AstraZeneca turns to Beijing CRO as it scrambles to repair damaged pipeline
|Martin Mackay--image courtesy of AstraZeneca|
After chopping deep into its R&D operations to scale back on expenses, AstraZeneca ($AZN) has struck a pact to outsource part of its drug discovery operations to a CRO in China. Pharmaron, which only recently snipped the ribbon at its new complex in Beijing, will play a supporting role on chemistry, drug metabolism and pharmacokinetics, and efficacy screening for the pharma giant in a multi-year deal announced over the weekend.
Manos Perros, the head of Infection iMed and sponsor of the collaboration, said that "we believe (the collaboration) will help us progress projects through our R&D pipeline more efficiently. Pharmaron scientists will be integrated into our project teams and play an important role in helping us fulfill our commitment to delivering meaningful medicines to patients worldwide."
AstraZeneca's move to outsource R&D to China comes at a time a host of big players have been shifting their attention and R&D work to the Asian powerhouse, in search of lower cost research operations and better access to one of the world's key emerging drug markets. AstraZeneca isn't the only Big Pharma to cut back on in-house R&D, but it's scrambling to re-order its research operations at a time that R&D chief Martin Mackay has been spearheading an effort to license in more drugs in an effort to quickly fix one of the weakest pipelines in the industry. New CEO Pascal Soriot recently suspended a buyback program for shares as he conserves cash for more deals.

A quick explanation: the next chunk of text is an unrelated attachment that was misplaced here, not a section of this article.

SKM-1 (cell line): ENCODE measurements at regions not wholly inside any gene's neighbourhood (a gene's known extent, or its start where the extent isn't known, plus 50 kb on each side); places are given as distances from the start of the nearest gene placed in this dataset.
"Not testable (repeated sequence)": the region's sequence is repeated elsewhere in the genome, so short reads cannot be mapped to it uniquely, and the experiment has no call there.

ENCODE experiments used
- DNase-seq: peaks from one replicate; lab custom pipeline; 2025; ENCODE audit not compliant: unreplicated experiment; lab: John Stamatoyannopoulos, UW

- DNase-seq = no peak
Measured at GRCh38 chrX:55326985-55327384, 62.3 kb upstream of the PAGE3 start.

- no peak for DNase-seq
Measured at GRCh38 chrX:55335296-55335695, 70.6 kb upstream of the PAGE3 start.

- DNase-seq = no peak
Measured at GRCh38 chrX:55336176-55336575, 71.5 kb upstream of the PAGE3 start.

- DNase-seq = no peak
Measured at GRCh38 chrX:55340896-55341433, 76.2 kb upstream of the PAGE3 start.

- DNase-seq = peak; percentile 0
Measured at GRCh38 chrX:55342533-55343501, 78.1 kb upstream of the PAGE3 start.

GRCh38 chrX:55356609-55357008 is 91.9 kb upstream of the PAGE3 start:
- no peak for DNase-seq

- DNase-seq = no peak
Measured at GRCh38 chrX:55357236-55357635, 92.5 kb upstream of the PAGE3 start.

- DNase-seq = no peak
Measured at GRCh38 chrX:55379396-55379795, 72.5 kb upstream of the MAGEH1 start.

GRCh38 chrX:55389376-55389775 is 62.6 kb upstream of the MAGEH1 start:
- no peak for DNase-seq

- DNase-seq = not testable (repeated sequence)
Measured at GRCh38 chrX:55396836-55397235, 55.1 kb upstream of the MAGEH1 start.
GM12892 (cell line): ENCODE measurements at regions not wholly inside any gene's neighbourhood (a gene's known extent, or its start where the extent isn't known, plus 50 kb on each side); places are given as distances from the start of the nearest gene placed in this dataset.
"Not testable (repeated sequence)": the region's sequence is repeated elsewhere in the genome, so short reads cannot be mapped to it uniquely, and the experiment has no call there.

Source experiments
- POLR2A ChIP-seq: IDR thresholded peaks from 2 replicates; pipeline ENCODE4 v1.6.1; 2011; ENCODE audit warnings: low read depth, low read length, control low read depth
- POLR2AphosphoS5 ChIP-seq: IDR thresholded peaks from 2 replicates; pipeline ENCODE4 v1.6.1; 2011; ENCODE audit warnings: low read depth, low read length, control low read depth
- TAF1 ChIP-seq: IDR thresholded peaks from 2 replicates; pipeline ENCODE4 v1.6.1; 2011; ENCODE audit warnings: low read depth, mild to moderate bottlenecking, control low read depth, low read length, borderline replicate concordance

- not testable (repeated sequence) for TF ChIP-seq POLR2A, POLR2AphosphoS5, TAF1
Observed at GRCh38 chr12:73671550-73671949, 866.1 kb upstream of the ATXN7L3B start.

"We like doing deals in diabetes, and we'd like to do more in Alzheimer's' disease, inflammation," Mackay told Bloomberg in the wake of the China pact. "We like to do in-line and late stage deals--things that are nearer the market so that we can gain revenue."
In addition to a multibillion-dollar deal to license rights to Amylin's diabetes drugs, AstraZeneca has been eagerly following up on pacts with a slate of biotechs. Just a week ago AstraZeneca bagged a Phase IIb-ready compound for chronic kidney disease in a $272 million deal with Fremont, CA-based Ardelyx. The pharma giant agreed to pay $35 million upfront to partner on Ardelyx's lead drug, RDX5791, which spurs the body to bypass vulnerable kidneys when it flushes sodium.
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